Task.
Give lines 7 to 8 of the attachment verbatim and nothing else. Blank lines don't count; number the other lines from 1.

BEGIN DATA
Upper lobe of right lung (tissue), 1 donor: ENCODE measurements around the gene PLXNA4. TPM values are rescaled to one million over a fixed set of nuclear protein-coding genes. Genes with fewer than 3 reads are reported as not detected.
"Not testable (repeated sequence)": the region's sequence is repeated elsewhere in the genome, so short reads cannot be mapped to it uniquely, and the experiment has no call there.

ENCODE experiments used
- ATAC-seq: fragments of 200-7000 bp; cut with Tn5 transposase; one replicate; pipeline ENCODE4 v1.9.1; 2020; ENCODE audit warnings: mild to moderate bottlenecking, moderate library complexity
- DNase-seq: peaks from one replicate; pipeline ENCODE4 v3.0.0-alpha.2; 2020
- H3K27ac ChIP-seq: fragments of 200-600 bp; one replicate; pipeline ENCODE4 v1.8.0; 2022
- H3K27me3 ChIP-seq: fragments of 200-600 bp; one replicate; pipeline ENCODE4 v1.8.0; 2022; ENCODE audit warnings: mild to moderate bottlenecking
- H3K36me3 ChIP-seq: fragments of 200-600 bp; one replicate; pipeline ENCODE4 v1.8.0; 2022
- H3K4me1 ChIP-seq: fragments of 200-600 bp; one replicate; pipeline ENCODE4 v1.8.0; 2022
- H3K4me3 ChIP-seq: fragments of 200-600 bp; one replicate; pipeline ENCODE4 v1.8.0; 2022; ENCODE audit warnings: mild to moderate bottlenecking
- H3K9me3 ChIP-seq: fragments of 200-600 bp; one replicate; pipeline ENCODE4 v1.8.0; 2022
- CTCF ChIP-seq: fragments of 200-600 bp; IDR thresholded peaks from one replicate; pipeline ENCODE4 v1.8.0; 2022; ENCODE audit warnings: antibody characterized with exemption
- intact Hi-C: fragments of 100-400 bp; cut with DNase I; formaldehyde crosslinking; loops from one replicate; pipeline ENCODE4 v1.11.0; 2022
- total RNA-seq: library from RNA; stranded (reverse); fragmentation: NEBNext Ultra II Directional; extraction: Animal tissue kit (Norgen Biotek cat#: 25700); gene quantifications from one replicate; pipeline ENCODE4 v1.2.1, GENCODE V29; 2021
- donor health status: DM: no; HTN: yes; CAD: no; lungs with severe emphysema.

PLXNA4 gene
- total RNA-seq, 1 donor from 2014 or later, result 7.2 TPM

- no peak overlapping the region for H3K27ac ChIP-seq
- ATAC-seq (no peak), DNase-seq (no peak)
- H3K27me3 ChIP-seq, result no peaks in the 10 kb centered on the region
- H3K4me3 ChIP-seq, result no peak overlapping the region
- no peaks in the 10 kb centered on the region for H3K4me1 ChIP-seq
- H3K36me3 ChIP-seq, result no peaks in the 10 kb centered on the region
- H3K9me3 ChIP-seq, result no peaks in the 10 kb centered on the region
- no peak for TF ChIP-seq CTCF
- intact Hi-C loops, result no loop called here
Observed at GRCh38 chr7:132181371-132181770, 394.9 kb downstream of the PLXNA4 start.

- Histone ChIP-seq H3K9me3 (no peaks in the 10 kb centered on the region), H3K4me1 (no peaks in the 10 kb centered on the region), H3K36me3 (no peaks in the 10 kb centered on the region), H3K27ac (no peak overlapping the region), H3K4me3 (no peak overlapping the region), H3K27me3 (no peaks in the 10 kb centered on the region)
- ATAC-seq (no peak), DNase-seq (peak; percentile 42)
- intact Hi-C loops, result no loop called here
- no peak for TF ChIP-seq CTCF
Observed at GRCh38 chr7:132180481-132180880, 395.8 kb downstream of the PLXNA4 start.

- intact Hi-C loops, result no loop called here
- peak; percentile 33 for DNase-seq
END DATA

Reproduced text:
- H3K27me3 ChIP-seq: fragments of 200-600 bp; one replicate; pipeline ENCODE4 v1.8.0; 2022; ENCODE audit warnings: mild to moderate bottlenecking
- H3K36me3 ChIP-seq: fragments of 200-600 bp; one replicate; pipeline ENCODE4 v1.8.0; 2022